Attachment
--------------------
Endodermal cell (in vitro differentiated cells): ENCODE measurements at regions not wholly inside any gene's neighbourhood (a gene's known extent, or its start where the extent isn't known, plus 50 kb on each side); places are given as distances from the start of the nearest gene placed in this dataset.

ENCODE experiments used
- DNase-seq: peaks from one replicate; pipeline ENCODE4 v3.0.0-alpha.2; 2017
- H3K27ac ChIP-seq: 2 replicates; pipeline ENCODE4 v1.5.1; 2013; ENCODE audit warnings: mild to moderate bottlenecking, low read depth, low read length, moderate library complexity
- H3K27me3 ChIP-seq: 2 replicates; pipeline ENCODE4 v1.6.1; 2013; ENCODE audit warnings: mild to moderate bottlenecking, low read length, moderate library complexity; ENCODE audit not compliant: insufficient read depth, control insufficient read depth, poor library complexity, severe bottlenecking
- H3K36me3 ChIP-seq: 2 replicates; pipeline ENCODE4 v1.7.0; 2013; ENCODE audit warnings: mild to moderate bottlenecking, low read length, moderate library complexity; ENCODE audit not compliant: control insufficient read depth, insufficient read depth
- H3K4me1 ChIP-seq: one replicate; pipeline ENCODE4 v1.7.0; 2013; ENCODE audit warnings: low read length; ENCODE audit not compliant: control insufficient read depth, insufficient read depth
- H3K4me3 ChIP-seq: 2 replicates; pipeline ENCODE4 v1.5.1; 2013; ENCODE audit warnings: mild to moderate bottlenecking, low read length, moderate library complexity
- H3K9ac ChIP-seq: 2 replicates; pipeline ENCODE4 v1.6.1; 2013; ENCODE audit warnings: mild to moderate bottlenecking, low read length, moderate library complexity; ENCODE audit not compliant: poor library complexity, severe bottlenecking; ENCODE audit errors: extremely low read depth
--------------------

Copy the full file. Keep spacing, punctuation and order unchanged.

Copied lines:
Endodermal cell (in vitro differentiated cells): ENCODE measurements at regions not wholly inside any gene's neighbourhood (a gene's known extent, or its start where the extent isn't known, plus 50 kb on each side); places are given as distances from the start of the nearest gene placed in this dataset.

ENCODE experiments used
- DNase-seq: peaks from one replicate; pipeline ENCODE4 v3.0.0-alpha.2; 2017
- H3K27ac ChIP-seq: 2 replicates; pipeline ENCODE4 v1.5.1; 2013; ENCODE audit warnings: mild to moderate bottlenecking, low read depth, low read length, moderate library complexity
- H3K27me3 ChIP-seq: 2 replicates; pipeline ENCODE4 v1.6.1; 2013; ENCODE audit warnings: mild to moderate bottlenecking, low read length, moderate library complexity; ENCODE audit not compliant: insufficient read depth, control insufficient read depth, poor library complexity, severe bottlenecking
- H3K36me3 ChIP-seq: 2 replicates; pipeline ENCODE4 v1.7.0; 2013; ENCODE audit warnings: mild to moderate bottlenecking, low read length, moderate library complexity; ENCODE audit not compliant: control insufficient read depth, insufficient read depth
- H3K4me1 ChIP-seq: one replicate; pipeline ENCODE4 v1.7.0; 2013; ENCODE audit warnings: low read length; ENCODE audit not compliant: control insufficient read depth, insufficient read depth
- H3K4me3 ChIP-seq: 2 replicates; pipeline ENCODE4 v1.5.1; 2013; ENCODE audit warnings: mild to moderate bottlenecking, low read length, moderate library complexity
- H3K9ac ChIP-seq: 2 replicates; pipeline ENCODE4 v1.6.1; 2013; ENCODE audit warnings: mild to moderate bottlenecking, low read length, moderate library complexity; ENCODE audit not compliant: poor library complexity, severe bottlenecking; ENCODE audit errors: extremely low read depth